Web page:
35. The terms “regular” and “irregular” physicians are not entirely satisfactory since they imply that irregular doctrines were merely intellectual aberrations from obvious scientific truth. The terms were originally used by orthodox practitioners of the nineteenth century to describe and derogate their competitors; and the continued use of the terms by medical historians today reveals their primary concern with the roots and origins of twentieth century medical theory, not with understanding professional development in the nineteenth century. That preoccupation tends to obscure the importance (and the reformist role) of the various nineteenth century medical sects. Even the most sophisticated medical histories dismiss the sects as momentary deviations from the norm of orthodoxy and explain their proliferation as a part of Jacksonian Democracy and the rise of the common man. Richard Shryock, for example, in Medical Licensing in America, notes that increased educational opportunities after 1825 “had made the public literate enough to read attacks on ‘regulars’ but not sufficiently educated to make discriminating judgments.” Given the state of medical sciences at the time, it is difficult to know what Shryock means by a “discriminating” judgment. Shryock himself undercuts his own point by going on to state that the “superiority of orthodox medicine still lay to some extent in the general education of its leaders rather than in any therapeutic advantage. Indeed, the mild practice of the homeopaths was probably safer than that followed by the regulars—though equally ineffective. Under these circumstances legislators chartered all sorts of medical schools, accepted cheap or even fraudulent diplomas, and left it to laymen to decide which type of practice was most helpful.” Once again, the meaning of “cheap” and “fraudulent” in the context as Shryock describes it, is confused, to say the least. See Shryock, , Medical Licensing in America, pp. 3637. An extended treatment of medical sects in America can be found in Wilder, Alexander, History of Medicine (Augusta, Maine, 1904). Wilder, himself an Eclectic physician, stresses the reforming zeal of the various sects but also is distant enough to perceive some of their excesses. For an account of a regular doctor's gradual move to unorthodox practice, see: Alcott, William A., Forty Years in the Wilderness of Pills and Powders (Boston, 1859).

36. Miller, William Snow, “Dane County Medical Society,” The Wisconsin Medical Journal (November 1937), pp. 929940; Transactions of the Wisconsin State Medical Society for the Year 1868, pp. 5–23; Frank, Louis F. Dr., The Medical History of Milwaukee, 1834–1914 (Milwaukee, 1915), pp. 108–116. pany, 1915), pp. 108–116.

37. Transactions of the Wisconsin State Medical Society, 1868, p. 11.

38. Frank, , Medical History of Milwaukee, pp. 127138.

39. Revised Statutes of the State of Wisconsin, 1849, pp. 231234.

40. Revised Statutes of Wisconsin, 1878, pp. 438440.

41. Transactions of the Wisconsin State Medical Society, 1880, p. 46.

42. Laws of Wisconsin, 1897, Chapter 264, pp. 505509.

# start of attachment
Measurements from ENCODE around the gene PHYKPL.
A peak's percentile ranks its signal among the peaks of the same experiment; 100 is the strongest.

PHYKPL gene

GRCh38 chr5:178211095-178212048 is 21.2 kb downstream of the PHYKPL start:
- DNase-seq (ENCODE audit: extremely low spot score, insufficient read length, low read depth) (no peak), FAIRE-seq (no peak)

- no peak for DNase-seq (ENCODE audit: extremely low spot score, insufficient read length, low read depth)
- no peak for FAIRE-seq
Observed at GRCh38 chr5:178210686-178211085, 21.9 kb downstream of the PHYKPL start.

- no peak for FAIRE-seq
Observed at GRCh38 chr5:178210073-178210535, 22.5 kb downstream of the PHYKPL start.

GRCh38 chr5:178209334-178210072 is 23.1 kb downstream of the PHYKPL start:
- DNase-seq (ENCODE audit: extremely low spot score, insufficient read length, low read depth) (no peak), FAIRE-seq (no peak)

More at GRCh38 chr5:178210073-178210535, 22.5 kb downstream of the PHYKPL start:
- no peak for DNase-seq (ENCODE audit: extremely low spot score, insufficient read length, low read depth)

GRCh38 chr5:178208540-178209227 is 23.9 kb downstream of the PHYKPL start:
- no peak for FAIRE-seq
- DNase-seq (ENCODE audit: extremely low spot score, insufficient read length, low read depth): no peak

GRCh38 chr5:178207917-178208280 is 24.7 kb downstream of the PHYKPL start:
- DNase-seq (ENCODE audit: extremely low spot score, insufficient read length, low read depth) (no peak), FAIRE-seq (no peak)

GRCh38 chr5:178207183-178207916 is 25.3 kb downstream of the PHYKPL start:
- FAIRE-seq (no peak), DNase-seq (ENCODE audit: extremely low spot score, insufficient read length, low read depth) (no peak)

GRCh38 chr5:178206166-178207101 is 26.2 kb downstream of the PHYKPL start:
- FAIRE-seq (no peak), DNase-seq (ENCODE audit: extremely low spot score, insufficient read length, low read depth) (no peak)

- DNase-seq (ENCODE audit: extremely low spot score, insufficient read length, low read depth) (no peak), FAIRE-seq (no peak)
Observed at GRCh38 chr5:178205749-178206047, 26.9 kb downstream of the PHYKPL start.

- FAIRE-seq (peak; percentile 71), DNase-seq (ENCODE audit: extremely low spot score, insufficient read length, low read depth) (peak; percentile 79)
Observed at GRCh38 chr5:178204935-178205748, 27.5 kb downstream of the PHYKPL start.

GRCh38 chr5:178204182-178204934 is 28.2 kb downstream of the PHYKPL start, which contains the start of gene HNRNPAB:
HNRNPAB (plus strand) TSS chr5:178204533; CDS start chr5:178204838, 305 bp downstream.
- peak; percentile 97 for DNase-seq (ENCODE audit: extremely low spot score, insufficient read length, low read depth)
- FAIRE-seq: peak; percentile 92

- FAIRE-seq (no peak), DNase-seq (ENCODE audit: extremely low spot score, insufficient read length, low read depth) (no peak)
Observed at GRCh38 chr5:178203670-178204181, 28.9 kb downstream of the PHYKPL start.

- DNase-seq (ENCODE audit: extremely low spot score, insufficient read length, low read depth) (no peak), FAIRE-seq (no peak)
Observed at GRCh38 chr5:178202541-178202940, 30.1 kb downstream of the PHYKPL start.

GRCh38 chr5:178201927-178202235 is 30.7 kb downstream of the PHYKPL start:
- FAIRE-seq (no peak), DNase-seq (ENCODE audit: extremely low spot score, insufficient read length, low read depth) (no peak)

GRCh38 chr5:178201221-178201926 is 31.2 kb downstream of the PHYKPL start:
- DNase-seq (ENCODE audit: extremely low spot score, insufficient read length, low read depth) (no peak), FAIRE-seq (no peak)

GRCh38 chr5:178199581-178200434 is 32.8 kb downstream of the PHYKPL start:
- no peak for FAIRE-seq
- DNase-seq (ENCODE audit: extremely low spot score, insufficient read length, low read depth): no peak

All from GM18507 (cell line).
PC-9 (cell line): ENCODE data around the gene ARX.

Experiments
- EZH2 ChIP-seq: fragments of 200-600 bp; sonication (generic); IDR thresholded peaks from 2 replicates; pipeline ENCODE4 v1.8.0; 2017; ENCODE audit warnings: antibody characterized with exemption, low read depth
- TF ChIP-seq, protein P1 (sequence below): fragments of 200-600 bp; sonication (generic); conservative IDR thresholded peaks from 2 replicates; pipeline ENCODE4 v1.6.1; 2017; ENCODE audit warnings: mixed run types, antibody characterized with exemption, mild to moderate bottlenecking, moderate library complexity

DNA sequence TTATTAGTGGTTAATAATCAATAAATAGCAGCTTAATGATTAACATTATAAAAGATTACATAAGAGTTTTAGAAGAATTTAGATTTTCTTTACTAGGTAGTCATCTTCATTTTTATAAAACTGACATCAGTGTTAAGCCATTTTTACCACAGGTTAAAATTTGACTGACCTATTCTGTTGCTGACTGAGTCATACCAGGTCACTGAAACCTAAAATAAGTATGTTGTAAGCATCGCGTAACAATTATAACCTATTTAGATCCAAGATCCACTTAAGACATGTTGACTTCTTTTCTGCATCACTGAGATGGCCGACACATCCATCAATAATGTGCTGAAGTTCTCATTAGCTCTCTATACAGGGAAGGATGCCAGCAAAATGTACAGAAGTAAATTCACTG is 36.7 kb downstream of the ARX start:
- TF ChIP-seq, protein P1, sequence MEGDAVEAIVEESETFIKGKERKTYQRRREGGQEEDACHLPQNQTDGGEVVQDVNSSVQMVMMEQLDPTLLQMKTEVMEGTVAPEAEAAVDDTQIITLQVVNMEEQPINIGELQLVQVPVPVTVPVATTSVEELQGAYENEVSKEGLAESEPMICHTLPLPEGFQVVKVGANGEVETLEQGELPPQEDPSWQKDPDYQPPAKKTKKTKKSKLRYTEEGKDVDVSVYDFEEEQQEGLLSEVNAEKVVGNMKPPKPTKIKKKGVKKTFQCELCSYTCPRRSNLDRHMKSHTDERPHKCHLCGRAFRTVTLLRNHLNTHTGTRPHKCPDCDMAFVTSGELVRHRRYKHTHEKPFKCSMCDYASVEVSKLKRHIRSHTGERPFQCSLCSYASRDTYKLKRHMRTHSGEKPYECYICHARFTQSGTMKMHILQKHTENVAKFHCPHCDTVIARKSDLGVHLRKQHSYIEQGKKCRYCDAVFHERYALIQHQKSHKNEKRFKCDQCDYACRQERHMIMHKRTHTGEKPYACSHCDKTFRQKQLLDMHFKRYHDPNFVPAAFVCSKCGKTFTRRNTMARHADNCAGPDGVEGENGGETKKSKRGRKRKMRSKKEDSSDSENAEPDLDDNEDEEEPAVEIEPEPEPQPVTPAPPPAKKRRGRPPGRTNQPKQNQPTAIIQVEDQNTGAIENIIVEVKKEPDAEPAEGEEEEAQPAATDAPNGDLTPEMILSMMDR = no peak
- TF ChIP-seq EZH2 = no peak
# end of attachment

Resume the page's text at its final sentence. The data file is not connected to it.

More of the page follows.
43. Miller, William Snow, “Medical Schools in Wisconsin: Past and Present,” Wisconsin Medical Journal, Vol. 35 (June 1936), pp. 472486; Frank, , The Medical History of Milwaukee, pp. 216–227; Clark, Paul F., The University of Wisconsin Medical School: A Chronicle, 1848–1948 ((Madison, 1967).

44. Transactions of the Wisconsin State Medical Society, January 31, 1855, p. 27.

45. Papers of the University of Wisconsin Board of Regents, Series 1/1/3, Box No. 1, File marked “Misc. Papers, 1849–59; Accounts & Warrants, 1857–58,” located in the University of Wisconsin Memorial Library Archives, Madison, Wisconsin. The letter is undated.

46. Middleton, William S., “The First Medical Faculty of the University of Wisconsin,” Wisconsin, Medical Journal, Vol. 54 (1955), pp. 378, 437. Middleton argues that Castleman's “position that this element of the University should be operated by the Medical profession as a separate educational entity was obviously untenable.” Ibid., 437. At the time, however, there did exist precedents for the control of a medical school by a medical society in Vermont, Connecticut, and New Hampshire. See Shafer, , The American Medical Profession, pp. 43–44.

47. Transactions of the Wisconsin State Medical Society for the Year 1868 …, p. 77, 82–83.

48. Quoted in Miller, William S., Medical Schools in Wisconsin,” p. 481.

49. Ibid.

50. See, generally, Calhoun, , Professional Lives, pp. 5987.

51. Reed, P. M., Bench and Bar of Wisconsin, pp. 478479; Berryman, , History of the Bench and Bar of Wisconsin, I, p. 337; Reminiscences of the Bench and Bar of Dane County, p. 39.

52. For an example of such a fee bill, see: Reminiscences of the Bench and Bar of Dane County, pp. 3941.

53. Berryman, , Bench and Bar, I, pp. 329330.

54. Hurley, M. A., “The Mission of the State Bar Association of Wisconsin,” Wisconsin State Bar Association Reports, Vol. 9(1911).

55. The evidence for this assertion is found in Johnson, William R., “The University of Wisconsin Law School: 1868–1930,” Unpublished Ph.D. Thesis, University of Wisconsin, 1972.

56. Reed, , Training for the Public Profession of the Law, p. 443.

57. Ibid.

58. Johnson, , “The University of Wisconsin Law School: 1868–1930.”

59. Hurst, , The Growth of American Law, p. 302.

60. Jones, , “Tendencies of Half a Century …,” p. 161.